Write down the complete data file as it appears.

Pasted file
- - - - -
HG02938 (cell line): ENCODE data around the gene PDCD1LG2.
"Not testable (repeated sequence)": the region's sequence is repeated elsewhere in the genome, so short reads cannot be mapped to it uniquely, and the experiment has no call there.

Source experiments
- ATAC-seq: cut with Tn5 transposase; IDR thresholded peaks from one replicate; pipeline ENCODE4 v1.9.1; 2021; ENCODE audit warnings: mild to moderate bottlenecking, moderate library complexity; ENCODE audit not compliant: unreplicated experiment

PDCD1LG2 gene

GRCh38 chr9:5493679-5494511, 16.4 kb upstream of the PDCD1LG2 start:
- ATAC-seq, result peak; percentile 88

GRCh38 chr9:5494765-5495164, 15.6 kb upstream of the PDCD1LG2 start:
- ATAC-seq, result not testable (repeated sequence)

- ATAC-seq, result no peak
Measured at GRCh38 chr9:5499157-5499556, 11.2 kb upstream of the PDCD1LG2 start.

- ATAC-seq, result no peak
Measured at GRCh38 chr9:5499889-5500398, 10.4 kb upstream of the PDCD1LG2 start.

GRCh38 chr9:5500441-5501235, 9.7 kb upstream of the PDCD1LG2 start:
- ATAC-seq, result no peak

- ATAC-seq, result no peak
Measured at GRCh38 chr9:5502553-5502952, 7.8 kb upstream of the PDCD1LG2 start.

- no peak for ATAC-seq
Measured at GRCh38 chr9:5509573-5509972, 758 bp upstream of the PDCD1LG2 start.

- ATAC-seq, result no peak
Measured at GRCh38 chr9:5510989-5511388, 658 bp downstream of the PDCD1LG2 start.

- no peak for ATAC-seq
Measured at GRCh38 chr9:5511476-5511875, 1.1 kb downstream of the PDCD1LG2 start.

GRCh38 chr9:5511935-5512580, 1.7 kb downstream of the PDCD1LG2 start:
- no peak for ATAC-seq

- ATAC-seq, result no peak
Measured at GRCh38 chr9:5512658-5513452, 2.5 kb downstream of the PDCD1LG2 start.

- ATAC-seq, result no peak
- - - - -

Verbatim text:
HG02938 (cell line): ENCODE data around the gene PDCD1LG2.
"Not testable (repeated sequence)": the region's sequence is repeated elsewhere in the genome, so short reads cannot be mapped to it uniquely, and the experiment has no call there.

Source experiments
- ATAC-seq: cut with Tn5 transposase; IDR thresholded peaks from one replicate; pipeline ENCODE4 v1.9.1; 2021; ENCODE audit warnings: mild to moderate bottlenecking, moderate library complexity; ENCODE audit not compliant: unreplicated experiment

PDCD1LG2 gene

GRCh38 chr9:5493679-5494511, 16.4 kb upstream of the PDCD1LG2 start:
- ATAC-seq, result peak; percentile 88

GRCh38 chr9:5494765-5495164, 15.6 kb upstream of the PDCD1LG2 start:
- ATAC-seq, result not testable (repeated sequence)

- ATAC-seq, result no peak
Measured at GRCh38 chr9:5499157-5499556, 11.2 kb upstream of the PDCD1LG2 start.

- ATAC-seq, result no peak
Measured at GRCh38 chr9:5499889-5500398, 10.4 kb upstream of the PDCD1LG2 start.

GRCh38 chr9:5500441-5501235, 9.7 kb upstream of the PDCD1LG2 start:
- ATAC-seq, result no peak

- ATAC-seq, result no peak
Measured at GRCh38 chr9:5502553-5502952, 7.8 kb upstream of the PDCD1LG2 start.

- no peak for ATAC-seq
Measured at GRCh38 chr9:5509573-5509972, 758 bp upstream of the PDCD1LG2 start.

- ATAC-seq, result no peak
Measured at GRCh38 chr9:5510989-5511388, 658 bp downstream of the PDCD1LG2 start.

- no peak for ATAC-seq
Measured at GRCh38 chr9:5511476-5511875, 1.1 kb downstream of the PDCD1LG2 start.

GRCh38 chr9:5511935-5512580, 1.7 kb downstream of the PDCD1LG2 start:
- no peak for ATAC-seq

- ATAC-seq, result no peak
Measured at GRCh38 chr9:5512658-5513452, 2.5 kb downstream of the PDCD1LG2 start.

- ATAC-seq, result no peak